In the previous article you learned to apply the Stuck at Fault Model (S@) to a small combinational circuit.
You can take the learning on the Full 1-bit adder and apply it to larger combinational circuit.
In testing lingo, you often hear people refer to this as the testing of random logic. Technically, there’s nothing random about the logic.
I think “random” gets used to contrast with the highly structured design of memory circuits into array of 1-bit cells. Memory test lends itself to algorithmic testing, for example the Marching 1. In random logic testing you may use algorithms to propagate your faults, that is automatically develop a test pattern.
You need to keep in mind that the logic being tested has a functional purpose and this can be implemented in a multitude of ways. Let’s take a second look at the adder function.
A 4 Bit Adder
With a 4-bit adder you can calculate the efficiency of S@ fault vs functional testing. The 4-bit adder has 8 inputs and 5 outputs (you may observe that the Cin signal is grounded on the first bit). To functionally test this circuit with all possible inputs, you need 2**8 inputs, i.e. 256 test vectors. Looking solely at the inputs and outputs to the adder circuit you have 2 x13 S@ faults to test– 26 tests. This assumes that there is no fault collapsing. There probably such collapsing, though, to fully apply S@ testing you need to know what’s inside the adder block. In the last article, you propagated faults through the adder design shown below.
Each adder has 3 inputs, 3 internal nodes and 2 outputs. A total of 16 S@ faults per 1-bit adder. With four 1-bit adders you have a total of 64 S@ faults to detect. Fault collapsing would result in less than 64 tests. As this is a tedious manual analysis you need to use a fault simulator know the minimum number of tests. You can take advantage of the regularly in the adder design, i.e. 4 identical blocks. You analyze the faults in one adder and what the tests could be and use these to determine the total number of tests to get you a full 100% S@ fault coverage.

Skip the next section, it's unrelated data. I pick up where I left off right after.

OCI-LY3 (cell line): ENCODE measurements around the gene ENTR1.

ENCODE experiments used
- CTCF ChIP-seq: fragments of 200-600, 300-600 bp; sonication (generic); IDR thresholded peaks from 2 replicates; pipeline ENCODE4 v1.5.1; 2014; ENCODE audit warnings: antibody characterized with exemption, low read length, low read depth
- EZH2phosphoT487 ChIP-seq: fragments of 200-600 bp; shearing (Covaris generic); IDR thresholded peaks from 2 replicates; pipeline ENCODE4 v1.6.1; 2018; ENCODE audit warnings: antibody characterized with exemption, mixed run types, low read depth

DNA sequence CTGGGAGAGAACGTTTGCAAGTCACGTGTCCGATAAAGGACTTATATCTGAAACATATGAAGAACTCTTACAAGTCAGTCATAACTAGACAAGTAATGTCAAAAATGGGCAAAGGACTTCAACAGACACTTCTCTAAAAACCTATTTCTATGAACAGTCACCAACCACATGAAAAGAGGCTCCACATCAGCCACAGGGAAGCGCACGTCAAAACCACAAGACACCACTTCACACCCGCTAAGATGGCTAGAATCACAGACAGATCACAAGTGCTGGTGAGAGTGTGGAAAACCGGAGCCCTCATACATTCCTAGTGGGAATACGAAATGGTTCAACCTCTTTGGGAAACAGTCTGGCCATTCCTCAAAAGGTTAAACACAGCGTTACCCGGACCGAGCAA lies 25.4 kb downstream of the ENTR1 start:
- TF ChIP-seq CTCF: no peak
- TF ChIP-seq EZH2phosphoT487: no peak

Now suppose you worked with a circuit technology that didn’t have exclusive ORs. Then you may have a different implementation and hence a different number of stuck at faults. Consider a full adder implemented with only NAND gates or only NOR gates as depicted below. How many S@ faults do you need to consider now for the 4-bit adder?
Check your result s against the table below.
|Adder implementation||Internal Nodes||Signals per adder||Total Number of signals||Number of S@ faults|
|XOR and AND||3||8||32||64|
Approach for Logic Stuck at Fault Testing
I chose to use a familiar function, the adder, for exploring S@ fault testing to provide you several learning opportunities. First, you gained a sense of fault propagation by manually determining how to propagate faults to the output of the adder block. By expanding from 1 to 2 and then to 4-bit adders you have some numbers to easily compare the functional test approach to a S@ approach to testing. Comparing all possible inputs against detecting all S@ faults one can see that even without fault collapsing which approach wins with efficiency. Now I’ll be honest, I am biased towards stuck at faults. You also could see how hierarchy could be used and how there could be differences in the adder blocks which changes the number of S@ faults you need to detect.
When approaching an electronics device with over one million logic gates, the scale of the solution just builds upon looking at one logic gate. As William Mulholland, LA aqueduct mastermind stated “The man who has made one brick can make two bricks. That is the bigness of this engineering problem. It is big, but it is simply big.” That’s really where fault simulation comes in handy. An introduction to terminology and approaches will be provided in the next article.
Meanwhile remember testing takes time and thoughtful application,
Anne Meixner, PhD
The implementations of adders were taken from an article in circuits today.